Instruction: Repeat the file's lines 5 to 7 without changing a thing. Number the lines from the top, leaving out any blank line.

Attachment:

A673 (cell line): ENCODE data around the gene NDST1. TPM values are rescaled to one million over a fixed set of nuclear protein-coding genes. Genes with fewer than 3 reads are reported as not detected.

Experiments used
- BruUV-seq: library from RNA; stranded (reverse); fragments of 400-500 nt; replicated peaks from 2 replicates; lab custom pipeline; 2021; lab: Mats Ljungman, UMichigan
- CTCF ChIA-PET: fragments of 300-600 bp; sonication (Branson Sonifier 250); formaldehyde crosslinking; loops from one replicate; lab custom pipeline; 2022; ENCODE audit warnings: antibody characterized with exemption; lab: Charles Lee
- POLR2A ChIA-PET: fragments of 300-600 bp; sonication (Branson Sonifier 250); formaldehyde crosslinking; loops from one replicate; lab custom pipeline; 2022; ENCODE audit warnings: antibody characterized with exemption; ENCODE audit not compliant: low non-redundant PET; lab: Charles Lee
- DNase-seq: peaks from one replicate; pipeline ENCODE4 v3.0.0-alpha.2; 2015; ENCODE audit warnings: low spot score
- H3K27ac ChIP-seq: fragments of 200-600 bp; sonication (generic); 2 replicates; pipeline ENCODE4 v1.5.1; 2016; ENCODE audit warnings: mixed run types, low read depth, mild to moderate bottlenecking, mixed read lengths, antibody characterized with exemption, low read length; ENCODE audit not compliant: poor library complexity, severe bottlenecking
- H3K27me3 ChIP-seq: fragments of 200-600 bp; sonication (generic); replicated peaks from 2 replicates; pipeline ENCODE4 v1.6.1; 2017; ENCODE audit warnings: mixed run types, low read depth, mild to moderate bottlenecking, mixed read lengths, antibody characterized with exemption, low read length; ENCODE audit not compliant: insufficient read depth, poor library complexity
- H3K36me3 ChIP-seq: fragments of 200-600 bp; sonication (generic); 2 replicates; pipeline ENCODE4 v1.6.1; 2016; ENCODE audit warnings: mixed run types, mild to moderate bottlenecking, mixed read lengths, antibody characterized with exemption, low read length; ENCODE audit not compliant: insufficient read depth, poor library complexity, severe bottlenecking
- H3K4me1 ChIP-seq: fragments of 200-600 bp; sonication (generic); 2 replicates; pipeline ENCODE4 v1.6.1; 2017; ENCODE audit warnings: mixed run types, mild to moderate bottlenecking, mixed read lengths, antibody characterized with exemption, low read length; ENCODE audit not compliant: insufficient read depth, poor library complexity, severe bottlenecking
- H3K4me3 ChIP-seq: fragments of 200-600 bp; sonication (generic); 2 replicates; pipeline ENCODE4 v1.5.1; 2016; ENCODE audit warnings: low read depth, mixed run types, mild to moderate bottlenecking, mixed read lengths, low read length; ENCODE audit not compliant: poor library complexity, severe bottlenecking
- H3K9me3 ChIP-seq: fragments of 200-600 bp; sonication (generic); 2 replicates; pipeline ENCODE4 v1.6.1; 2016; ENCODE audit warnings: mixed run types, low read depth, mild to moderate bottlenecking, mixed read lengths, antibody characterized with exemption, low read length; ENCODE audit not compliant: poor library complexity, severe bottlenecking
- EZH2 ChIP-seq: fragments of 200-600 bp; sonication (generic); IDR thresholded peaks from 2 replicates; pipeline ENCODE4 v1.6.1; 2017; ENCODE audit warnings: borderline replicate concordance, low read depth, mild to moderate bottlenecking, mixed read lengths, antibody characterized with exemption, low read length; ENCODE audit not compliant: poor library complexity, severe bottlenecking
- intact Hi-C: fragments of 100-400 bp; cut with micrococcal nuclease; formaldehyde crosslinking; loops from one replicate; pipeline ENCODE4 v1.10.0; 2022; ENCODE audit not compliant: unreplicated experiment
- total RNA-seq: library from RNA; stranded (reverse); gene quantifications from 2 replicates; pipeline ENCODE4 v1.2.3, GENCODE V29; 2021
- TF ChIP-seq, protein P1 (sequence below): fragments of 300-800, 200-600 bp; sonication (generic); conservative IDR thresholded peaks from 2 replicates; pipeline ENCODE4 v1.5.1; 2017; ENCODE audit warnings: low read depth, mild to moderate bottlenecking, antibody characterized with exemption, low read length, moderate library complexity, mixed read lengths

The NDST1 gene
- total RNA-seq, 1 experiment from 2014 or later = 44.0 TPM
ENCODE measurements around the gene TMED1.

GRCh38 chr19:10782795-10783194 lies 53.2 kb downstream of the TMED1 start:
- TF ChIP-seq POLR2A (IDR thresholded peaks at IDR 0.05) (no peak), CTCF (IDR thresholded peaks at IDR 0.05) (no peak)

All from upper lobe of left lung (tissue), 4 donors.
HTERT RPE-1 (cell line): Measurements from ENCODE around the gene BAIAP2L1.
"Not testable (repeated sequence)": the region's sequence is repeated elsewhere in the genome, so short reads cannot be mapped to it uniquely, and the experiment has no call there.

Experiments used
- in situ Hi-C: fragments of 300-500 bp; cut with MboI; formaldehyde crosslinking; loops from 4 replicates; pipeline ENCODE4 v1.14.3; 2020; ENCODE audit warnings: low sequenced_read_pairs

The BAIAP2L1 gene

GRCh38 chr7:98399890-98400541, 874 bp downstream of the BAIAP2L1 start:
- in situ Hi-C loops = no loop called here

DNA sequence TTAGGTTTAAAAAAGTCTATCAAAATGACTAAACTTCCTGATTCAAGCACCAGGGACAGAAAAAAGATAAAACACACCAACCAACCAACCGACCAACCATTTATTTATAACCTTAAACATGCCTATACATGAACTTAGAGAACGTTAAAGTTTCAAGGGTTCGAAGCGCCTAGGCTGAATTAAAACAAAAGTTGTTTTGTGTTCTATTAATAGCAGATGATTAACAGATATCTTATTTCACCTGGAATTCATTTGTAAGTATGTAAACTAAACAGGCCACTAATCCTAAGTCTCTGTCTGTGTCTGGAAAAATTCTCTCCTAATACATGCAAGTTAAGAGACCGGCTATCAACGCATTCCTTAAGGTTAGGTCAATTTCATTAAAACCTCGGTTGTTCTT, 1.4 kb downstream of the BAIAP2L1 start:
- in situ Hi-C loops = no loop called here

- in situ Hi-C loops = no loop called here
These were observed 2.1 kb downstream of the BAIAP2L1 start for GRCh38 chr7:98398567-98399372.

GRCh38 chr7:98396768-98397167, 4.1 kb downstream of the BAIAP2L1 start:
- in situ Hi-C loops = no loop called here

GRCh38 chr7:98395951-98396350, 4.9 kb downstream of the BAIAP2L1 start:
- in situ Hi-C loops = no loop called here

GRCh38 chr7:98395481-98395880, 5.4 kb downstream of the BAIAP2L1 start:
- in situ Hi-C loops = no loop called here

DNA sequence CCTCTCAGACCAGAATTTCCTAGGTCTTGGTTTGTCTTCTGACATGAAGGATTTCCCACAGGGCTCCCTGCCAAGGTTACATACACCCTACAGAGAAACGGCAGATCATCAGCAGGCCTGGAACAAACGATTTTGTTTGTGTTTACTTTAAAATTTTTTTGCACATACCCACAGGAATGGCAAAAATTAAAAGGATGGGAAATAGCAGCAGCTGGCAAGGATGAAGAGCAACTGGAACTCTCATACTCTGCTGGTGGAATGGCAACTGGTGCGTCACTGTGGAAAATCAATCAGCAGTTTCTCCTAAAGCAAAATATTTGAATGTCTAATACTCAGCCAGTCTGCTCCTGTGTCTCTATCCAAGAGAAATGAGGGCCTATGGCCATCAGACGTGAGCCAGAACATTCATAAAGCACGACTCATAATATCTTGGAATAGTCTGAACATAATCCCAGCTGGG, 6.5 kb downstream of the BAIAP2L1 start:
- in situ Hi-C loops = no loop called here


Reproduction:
- POLR2A ChIA-PET: fragments of 300-600 bp; sonication (Branson Sonifier 250); formaldehyde crosslinking; loops from one replicate; lab custom pipeline; 2022; ENCODE audit warnings: antibody characterized with exemption; ENCODE audit not compliant: low non-redundant PET; lab: Charles Lee
- DNase-seq: peaks from one replicate; pipeline ENCODE4 v3.0.0-alpha.2; 2015; ENCODE audit warnings: low spot score
- H3K27ac ChIP-seq: fragments of 200-600 bp; sonication (generic); 2 replicates; pipeline ENCODE4 v1.5.1; 2016; ENCODE audit warnings: mixed run types, low read depth, mild to moderate bottlenecking, mixed read lengths, antibody characterized with exemption, low read length; ENCODE audit not compliant: poor library complexity, severe bottlenecking